Interbellum: Over All of Spain the Sky is Clear

Anyone who's been monitoring Flingcosound's releases to date (albums by Wrnlrd, Gore, and Cristal) would naturally expect Interbellum's Over All of Spain the Sky is Clear to perpetuate the skull-crushing style of its label predecessors. What a shock it is—and hardly an off-putting one—to discover that Interbellum is the diametric opposite of what's come before. Of course personnel and instrumentation details alone give the game away, considering that the album pairs Brendan Burke's piano and Fred Lonberg-Holm's cello in seven lyrical meditations (Burke adds noise textures and samples to the pieces also, such as brief flurries of street voices in “St. Bernard,” the voice of an elderly woman in “Moitessier Turns Back,” and the grind of a treated cello in the background of “6EQUJ5”). Though accompanying notes suggest that Interbellum is Burke's solo project, it's as much dependent on Lonberg-Holm's presence as it is Burke's.

Formally speaking, Over All of Spain the Sky is Clear is not so much classical chamber music on compositional grounds though it is so by instrument association (acoustic except for the occasional interjections of digital noise and gravelly voice murmurs); it's less rigidly structured, and the musicians allow inspiration to direct them too, resulting in stately music that feels simultaneously pre-planned and spontaneous (no matter how much it's actually the product of multiple sessions, overdubs, and edits). It's an interesting recording on purely temporal grounds too, with a quartet of four-minute pieces sharing space with two ten-minute settings and the album's obvious high point, the twenty-three-minute, time-suspending elegy “The Life and Death of Anne Zimmerman.” The six other settings are generally slow-moving and somber too, meditations that unhurriedly wend explorative, open-ended paths before fading from view, with the two musicians weaving elegiac, sometimes dissonant lines around one another. All praise to the Chicago-based recording engineer and musician (drummer and pianist) for issuing such a refreshing hour-long set, and for being smart enough to bring Lonberg-Holm aboard as his partner.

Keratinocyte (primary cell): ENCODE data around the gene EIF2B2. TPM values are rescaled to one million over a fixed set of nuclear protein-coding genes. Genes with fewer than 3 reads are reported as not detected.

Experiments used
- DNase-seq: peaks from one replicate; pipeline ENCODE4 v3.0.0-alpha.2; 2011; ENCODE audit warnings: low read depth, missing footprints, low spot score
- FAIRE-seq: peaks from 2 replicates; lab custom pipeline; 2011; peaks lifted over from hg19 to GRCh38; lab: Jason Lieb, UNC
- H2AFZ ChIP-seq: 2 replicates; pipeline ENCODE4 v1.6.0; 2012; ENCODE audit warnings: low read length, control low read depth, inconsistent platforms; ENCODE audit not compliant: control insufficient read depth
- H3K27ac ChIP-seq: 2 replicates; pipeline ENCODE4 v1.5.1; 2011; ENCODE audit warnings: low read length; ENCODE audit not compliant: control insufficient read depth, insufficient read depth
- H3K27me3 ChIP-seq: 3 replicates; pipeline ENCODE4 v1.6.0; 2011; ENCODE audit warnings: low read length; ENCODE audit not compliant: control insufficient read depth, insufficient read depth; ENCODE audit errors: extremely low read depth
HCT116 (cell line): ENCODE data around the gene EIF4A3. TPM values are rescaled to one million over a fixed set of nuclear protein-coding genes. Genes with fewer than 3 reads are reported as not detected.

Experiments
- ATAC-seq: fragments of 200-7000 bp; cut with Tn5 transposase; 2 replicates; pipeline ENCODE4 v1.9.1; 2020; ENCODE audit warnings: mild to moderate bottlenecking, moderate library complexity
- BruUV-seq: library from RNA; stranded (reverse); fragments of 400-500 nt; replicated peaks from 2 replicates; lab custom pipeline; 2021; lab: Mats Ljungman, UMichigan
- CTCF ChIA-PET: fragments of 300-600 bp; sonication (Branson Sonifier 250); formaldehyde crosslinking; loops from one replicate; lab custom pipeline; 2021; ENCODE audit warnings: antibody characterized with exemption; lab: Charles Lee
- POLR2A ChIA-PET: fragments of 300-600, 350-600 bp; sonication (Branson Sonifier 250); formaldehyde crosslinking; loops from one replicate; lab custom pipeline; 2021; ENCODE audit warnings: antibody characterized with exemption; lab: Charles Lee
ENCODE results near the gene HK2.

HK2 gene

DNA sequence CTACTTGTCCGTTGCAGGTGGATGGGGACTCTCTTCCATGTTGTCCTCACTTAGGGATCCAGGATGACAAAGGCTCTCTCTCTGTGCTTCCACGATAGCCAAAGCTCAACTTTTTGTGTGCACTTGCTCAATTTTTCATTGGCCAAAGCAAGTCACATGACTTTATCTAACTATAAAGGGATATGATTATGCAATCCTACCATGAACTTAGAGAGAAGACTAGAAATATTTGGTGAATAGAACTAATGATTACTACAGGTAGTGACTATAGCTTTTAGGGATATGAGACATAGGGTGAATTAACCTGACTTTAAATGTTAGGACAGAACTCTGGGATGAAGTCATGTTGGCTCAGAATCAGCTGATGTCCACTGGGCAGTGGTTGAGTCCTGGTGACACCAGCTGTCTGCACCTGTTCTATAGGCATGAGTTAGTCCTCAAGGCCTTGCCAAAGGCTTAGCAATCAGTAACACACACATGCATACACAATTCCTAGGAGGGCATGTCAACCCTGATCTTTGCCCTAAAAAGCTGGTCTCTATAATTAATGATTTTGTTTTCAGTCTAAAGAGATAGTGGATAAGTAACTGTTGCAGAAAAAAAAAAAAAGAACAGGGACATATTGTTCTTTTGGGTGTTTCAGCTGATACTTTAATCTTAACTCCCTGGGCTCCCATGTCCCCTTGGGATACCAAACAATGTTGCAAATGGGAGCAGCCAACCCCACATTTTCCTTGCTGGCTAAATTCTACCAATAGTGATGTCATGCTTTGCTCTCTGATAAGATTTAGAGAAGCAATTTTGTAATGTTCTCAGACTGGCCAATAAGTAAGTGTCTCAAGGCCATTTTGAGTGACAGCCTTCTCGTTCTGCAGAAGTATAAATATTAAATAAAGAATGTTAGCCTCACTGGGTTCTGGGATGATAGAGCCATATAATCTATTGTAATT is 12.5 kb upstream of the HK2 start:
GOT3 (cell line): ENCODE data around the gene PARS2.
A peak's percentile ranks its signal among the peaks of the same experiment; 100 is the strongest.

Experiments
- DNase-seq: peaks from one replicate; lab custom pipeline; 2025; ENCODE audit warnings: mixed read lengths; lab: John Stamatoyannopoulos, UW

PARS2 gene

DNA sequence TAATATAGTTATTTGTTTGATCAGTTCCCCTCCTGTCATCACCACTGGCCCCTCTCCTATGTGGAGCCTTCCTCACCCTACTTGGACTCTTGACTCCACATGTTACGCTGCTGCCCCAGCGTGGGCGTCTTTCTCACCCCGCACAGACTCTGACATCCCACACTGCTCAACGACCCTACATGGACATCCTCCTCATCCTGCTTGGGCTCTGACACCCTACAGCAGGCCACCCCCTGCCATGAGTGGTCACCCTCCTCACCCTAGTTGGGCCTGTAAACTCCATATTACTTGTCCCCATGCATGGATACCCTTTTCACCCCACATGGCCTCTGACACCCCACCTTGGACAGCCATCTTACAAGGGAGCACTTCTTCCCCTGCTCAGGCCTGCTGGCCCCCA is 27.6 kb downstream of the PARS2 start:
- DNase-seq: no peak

January 2009